# How is measured the monthly bandwidth usage
__What is Bandwidth ?__
Bandwidth is a measure of data transfer. Computer data is fundamentally measured in bits, and bytes. Understanding the units of measure is necessary before you can do anything else. A Byte is simply 8 bits. In the world of computers measurements are conveniently represented by powers of two, while in the real world powers of ten are prevalent. This caused the confusing definition of "Kilobyte" to mean 1024 bytes instead of 1000 bytes as you might expect. Compounding the confusion, a Megabyte" is 1024 Kilobytes, or 1048576 bytes. A Gigabyte is 1024 Megabytes, or 1048576 Kilobytes, or 106954752 bytes. The number of bits or bytes per unit of time is referred to as bandwidth. Thus you see numbers such as 1.5Mbps (1,500,000 bits per second) 28.8Kb/s (28.8 Thousand bits per second) or 3GB/month (Three Gigabytes per month.)
The first lesson of understanding bandwidth is not to confuse Bits and Bytes. If you do, your numbers will be off by a factor of 8, which is usually pretty significant. Many vendors quote numbers in bits, because the result is 8 times larger and makes things look more impressve. Usually a lower-case 'b' indicates bit, and an upper case 'B' indicates byte, but you can't always rely upon that.
The second lesson is to understand that 'K' technically doesn't mean 1000, but everyone usually acts like it does. Minor discrepencies in numbers can usually be accounted for by this assumption. Unless you're talking about huge amounts of data, it's unlikely to make much difference. (less than 10% for even a Terabyte)
__How is measured the monthly bandwidth usage__
There are different schemes for paying for bandwidth.
__I Real Data transfer ( Burstable Bandwidth)__
Your host will provide you a graph ( usually MRTG graph) wich shows average bandwidth incoming and outgoing traffic in real-time. On this graph you will read several data as the Monthly Average Out and the Monthly average In.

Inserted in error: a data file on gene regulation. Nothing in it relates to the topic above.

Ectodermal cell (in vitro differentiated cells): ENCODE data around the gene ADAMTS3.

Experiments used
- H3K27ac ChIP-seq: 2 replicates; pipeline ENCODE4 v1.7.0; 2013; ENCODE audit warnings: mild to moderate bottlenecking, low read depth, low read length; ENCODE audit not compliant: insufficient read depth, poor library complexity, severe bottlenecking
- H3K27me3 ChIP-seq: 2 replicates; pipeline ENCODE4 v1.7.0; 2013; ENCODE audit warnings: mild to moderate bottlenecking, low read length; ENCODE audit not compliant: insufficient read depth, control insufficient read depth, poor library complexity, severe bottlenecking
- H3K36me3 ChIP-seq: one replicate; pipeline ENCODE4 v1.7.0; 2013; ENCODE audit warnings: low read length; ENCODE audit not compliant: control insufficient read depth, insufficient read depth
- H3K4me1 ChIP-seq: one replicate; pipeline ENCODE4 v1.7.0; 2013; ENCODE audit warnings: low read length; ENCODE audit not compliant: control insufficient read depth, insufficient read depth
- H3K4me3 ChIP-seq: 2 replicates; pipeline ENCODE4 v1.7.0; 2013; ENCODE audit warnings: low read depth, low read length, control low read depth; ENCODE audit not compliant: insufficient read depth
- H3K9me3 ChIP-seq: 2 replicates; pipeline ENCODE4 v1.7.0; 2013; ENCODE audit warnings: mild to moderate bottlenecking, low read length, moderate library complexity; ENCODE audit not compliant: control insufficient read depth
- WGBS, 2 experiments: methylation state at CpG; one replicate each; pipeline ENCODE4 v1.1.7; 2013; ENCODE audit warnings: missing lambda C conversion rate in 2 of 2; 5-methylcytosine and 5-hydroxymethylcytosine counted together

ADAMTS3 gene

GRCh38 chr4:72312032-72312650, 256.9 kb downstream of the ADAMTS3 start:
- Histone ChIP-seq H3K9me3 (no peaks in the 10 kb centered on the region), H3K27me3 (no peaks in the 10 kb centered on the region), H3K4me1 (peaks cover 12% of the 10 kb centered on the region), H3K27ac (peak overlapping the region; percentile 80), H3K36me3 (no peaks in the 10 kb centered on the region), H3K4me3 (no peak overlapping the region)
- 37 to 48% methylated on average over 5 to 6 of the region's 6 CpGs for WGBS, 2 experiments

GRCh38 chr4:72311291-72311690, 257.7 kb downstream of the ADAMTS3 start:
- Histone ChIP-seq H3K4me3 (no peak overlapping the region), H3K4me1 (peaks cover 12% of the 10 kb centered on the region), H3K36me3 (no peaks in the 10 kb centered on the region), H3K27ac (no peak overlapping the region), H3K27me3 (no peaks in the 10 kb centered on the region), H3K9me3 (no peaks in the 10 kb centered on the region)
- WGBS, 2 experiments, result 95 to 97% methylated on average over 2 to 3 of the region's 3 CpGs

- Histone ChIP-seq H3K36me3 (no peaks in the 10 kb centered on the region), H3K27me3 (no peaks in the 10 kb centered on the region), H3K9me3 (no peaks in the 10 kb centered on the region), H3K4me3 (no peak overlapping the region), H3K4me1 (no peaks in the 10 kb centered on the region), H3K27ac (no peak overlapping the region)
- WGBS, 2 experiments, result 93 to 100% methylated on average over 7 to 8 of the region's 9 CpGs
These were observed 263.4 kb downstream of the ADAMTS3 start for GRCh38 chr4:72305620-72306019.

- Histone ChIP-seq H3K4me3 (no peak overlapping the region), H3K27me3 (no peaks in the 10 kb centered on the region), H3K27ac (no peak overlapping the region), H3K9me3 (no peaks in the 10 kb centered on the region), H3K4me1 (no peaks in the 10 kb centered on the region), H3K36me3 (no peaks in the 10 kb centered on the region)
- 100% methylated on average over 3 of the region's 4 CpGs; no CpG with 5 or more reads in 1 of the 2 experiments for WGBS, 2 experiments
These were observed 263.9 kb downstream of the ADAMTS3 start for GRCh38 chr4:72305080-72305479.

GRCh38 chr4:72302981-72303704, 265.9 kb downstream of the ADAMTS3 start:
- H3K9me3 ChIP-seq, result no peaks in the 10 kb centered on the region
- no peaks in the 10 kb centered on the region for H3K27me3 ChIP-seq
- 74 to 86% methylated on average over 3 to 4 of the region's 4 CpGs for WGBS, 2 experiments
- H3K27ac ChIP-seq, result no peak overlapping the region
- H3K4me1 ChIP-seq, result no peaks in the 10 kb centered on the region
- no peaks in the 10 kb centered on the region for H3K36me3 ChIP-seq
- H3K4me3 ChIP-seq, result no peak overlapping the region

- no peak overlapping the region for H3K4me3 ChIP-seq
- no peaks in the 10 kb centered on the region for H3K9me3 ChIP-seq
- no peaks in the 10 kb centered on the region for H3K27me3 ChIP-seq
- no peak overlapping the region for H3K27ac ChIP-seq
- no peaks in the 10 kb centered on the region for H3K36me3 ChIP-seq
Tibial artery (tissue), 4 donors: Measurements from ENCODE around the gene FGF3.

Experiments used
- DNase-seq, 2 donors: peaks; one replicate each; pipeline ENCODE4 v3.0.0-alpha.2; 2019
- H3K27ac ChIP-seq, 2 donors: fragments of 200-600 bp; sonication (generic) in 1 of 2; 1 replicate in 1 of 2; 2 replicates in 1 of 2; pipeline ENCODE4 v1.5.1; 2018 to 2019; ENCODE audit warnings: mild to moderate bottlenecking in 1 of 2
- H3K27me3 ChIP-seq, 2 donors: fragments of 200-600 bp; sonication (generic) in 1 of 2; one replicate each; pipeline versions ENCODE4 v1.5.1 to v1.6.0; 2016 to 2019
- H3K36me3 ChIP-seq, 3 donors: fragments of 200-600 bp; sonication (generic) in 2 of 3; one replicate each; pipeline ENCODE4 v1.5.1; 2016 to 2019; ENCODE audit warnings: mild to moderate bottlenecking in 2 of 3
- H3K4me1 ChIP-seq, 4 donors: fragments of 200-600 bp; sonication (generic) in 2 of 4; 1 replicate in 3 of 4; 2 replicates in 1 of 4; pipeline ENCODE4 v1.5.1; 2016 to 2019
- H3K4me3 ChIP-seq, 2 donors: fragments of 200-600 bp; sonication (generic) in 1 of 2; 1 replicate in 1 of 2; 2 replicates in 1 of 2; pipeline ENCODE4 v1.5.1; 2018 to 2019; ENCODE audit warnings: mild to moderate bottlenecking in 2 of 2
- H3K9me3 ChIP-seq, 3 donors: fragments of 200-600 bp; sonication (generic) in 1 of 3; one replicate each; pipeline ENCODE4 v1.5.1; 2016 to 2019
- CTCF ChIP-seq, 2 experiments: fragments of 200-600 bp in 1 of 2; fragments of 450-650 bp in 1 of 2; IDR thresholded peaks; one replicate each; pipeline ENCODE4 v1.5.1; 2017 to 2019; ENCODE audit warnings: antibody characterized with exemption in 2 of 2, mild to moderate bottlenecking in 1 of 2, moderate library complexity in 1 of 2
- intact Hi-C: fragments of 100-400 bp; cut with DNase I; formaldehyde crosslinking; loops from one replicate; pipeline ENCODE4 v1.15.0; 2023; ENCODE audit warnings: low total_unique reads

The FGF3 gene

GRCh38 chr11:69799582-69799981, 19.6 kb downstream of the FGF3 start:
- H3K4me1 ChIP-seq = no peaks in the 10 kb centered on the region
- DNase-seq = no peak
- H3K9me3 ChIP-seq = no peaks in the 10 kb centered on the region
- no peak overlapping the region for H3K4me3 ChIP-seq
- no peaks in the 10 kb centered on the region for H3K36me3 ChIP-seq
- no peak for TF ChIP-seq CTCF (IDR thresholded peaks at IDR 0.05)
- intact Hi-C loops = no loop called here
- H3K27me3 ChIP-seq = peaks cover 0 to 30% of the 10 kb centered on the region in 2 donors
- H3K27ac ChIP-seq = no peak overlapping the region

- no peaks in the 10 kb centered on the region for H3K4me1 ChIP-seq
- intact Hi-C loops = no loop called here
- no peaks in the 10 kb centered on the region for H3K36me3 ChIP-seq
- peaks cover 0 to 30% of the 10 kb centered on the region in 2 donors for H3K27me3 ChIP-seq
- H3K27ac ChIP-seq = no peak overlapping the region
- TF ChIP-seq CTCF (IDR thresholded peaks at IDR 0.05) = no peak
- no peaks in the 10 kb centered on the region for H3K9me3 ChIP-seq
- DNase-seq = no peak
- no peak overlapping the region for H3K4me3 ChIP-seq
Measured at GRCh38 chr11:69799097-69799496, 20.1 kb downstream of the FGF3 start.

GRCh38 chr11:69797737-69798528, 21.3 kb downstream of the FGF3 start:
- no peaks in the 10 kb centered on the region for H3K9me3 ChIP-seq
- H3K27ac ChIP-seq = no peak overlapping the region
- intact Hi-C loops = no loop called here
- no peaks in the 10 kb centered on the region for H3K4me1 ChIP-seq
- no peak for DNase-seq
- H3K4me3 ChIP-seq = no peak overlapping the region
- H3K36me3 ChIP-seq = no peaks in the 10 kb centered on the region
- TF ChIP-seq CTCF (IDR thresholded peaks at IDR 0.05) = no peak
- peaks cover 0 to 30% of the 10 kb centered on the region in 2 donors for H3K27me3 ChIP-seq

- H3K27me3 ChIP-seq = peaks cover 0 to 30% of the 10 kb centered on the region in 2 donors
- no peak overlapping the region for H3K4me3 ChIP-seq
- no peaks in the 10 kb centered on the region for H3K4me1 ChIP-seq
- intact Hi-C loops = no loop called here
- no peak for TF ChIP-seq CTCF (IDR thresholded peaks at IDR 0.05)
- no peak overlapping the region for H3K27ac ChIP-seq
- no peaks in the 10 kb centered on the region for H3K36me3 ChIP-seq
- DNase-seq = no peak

To measure the real Monthly Data transfer used you have to use use the following equation:
Monthly Average Out + Monthly Average In / 8 bits x 60 seconds x 60 minutes x 24 hours x 30.5 days = total bandwidth used for the month.
Note, some host providers counts only the Monthly Average IN or OUT. With them, you can save a lot of money.
__Sample of Measure of the real Monthly data transfer__
Mrtg Graphs shows : Monthly average IN + OUT =1024 Kbps = 1 Mbps
1024 kbps/8*60*60*24*30.5= 337305600 Kilobytes /1048576= 321 GB.
Find here some conversion:
1Mbps = 320GB
10Mbps= 3200GB
20Mbps =6400GB
50Mbps=16000GB
100Mbps =32000GB
__II Capped Bandwidth ( also unlimited transfer)__
Another common system is capped bandwidth, is simply to pay for the bandwidth that's available. For example, you might get 1 Mbps of bandwidth capped, and you can use all of it or none of it and pay the same amount. The network administrator will program the router to cap your usage at that amount.
__III The 95th percentile__
95th Percentile is a method of measuring bandwidth that bases your bill on peak utilization. Your bandwidth is measured from the switch or router and recorded in a log file. At the end of the month, your usage statistics are sorted, and the top 5%, or 37 hours, of data is thrown away, and that next measurement becomes your 'utilization' for the month.
So, if you had a great weekend promoting your site, and used 3mb/sec for two days, you would be billed for the 3mb/sec rate -- potentially much more expensive than your average bandwidth utilization or actual utilization.
Written by Peter Lee for AskwebHosting.com |